A fly (or flye) is a strength training exercise in which the hand and arm move through an arc while the elbow is kept at a constant angle. Flyes are used to work the muscles of the upper body. Because these exercises use the arms as levers at their longest possible length, the amount of weight that can be moved is significantly less than equivalent press exercises for the same muscles (the military press and bench press for the shoulder and chest respectively).


Flyes can be performed using any weight that can be held in the hand. The simplest equipment to use is a dumbbell, though they can also be performed using a cable machine and sitting or standing upright. When using a cable machine, the hands and arms move through the same anatomical plane as the dumbbell version.

Shoulder fly

The shoulder fly (also known as a lateral raise) works the deltoid muscle of the shoulder. The movement starts with the arms straight, and the hands holding weights at the sides or in front of the body. Arms are kept straight or slightly bent, and raised through an arc of movement in the coronal plane that terminates when the hands are at approximately shoulder height. Weights are lowered to the starting position, completing one "rep". When using a cable machine the individual stands with the coronal plane in line with the pulley, which is at or near the ground. The exercise can be completed one shoulder at a time (with the other hand used to stabilize the body against the weight moved), or with both hands simultaneously if two parallel pulleys are available.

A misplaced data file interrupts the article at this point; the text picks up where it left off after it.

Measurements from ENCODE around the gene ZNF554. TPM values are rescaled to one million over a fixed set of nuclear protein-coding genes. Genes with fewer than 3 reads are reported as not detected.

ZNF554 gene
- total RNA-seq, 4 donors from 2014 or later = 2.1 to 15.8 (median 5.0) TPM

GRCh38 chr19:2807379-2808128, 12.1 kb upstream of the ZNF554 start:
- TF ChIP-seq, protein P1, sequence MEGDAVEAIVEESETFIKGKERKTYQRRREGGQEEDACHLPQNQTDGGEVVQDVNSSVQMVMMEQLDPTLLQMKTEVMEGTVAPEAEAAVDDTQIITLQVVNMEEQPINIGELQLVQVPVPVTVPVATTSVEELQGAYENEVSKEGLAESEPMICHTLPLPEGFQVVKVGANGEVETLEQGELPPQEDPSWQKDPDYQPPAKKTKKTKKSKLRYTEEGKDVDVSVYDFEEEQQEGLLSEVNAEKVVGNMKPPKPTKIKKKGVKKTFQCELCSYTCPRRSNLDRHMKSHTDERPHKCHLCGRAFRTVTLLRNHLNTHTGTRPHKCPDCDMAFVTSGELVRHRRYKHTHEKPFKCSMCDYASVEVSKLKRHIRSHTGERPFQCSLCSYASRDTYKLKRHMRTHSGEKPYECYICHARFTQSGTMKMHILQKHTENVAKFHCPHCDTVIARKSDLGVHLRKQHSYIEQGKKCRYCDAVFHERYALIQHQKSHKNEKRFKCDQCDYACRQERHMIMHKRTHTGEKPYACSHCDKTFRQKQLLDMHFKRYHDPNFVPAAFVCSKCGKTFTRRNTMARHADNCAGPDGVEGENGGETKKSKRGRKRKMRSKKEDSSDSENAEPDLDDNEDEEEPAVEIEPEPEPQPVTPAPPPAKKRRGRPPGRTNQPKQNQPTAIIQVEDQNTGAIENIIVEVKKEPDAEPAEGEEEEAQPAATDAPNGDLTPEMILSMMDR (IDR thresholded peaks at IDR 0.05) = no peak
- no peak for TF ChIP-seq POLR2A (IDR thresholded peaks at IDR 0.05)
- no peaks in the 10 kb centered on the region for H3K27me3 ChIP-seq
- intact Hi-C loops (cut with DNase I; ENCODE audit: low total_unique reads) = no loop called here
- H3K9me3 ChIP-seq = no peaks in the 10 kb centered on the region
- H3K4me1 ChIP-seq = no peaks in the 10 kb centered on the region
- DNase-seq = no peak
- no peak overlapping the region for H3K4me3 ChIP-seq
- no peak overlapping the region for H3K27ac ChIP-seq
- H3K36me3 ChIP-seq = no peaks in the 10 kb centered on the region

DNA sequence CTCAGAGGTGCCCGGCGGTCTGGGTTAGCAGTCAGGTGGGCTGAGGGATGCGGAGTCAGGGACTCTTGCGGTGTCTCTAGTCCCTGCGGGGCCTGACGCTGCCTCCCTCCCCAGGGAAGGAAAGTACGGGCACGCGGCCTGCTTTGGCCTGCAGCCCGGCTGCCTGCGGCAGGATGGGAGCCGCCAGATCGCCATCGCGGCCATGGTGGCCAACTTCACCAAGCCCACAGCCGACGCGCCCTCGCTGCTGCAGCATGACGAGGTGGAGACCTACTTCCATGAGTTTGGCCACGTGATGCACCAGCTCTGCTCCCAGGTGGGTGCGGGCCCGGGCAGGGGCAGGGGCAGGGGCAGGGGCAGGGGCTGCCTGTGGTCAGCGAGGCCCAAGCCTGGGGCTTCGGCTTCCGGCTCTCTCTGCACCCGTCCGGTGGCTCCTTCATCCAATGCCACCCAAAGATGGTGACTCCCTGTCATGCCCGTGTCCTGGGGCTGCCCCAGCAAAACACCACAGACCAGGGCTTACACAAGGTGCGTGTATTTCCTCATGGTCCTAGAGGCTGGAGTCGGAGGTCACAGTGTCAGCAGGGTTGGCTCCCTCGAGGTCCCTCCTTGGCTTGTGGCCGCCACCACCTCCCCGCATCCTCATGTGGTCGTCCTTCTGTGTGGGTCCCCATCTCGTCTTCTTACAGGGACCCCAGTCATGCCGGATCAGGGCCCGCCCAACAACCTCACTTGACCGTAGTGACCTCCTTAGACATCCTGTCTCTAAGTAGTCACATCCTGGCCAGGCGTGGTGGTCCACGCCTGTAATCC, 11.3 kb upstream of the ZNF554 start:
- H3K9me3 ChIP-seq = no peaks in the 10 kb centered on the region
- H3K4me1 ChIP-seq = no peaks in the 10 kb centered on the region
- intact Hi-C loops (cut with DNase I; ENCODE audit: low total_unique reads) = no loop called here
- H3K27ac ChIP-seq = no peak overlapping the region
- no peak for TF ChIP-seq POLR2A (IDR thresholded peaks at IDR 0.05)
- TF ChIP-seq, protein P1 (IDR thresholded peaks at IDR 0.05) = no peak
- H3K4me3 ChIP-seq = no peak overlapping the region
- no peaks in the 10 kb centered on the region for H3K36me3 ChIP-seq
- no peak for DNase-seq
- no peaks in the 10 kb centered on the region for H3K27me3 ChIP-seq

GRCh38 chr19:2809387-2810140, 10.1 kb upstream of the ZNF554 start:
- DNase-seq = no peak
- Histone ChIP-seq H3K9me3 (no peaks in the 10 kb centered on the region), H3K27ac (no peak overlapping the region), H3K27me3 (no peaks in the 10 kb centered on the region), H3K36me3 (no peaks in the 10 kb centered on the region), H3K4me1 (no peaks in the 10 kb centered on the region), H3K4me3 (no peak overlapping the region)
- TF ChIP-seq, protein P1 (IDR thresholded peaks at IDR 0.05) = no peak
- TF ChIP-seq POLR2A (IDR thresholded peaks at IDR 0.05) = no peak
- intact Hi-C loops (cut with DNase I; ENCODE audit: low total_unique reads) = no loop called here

Inverted fly

The inverted fly (also known as a bent-over lateral raise) works the posterior deltoid. The exercise is performed with the torso parallel to the ground, facing down, with the hands in front of the face. Arms are moved through the transverse plane in an arc until parallel to the ground (or the limit of the range of motion of the shoulder is reached), then returned to the starting position and repeated. A variation involves sitting upright and using a cable machine; the machine is next to the shoulder opposite the muscle being worked (in line with the coronal plane), and the hand moves through the transverse plane across the front of the body at approximately eye level.

Chest fly

The chest or pectoral fly works the pectoral muscles, as well as the biceps and deltoid to a lesser extent. The movement is performed lying on the back on a bench, starting weights extended above the chest, meeting at the midsagittal plane. Arms are kept straight or slightly bent, and are lowered through an arc passing through the transverse plane, terminating when the arm is roughly parallel to the floor, then returning to the starting position and repeating. Do not lock the joint with the arms out straight. If using a cable machine, the body leans forward to counterbalance the weight moved, with the feet braced and the elbows are positioned slightly below shoulder height. The arms move the same arc as a bench fly, relative to the torso.

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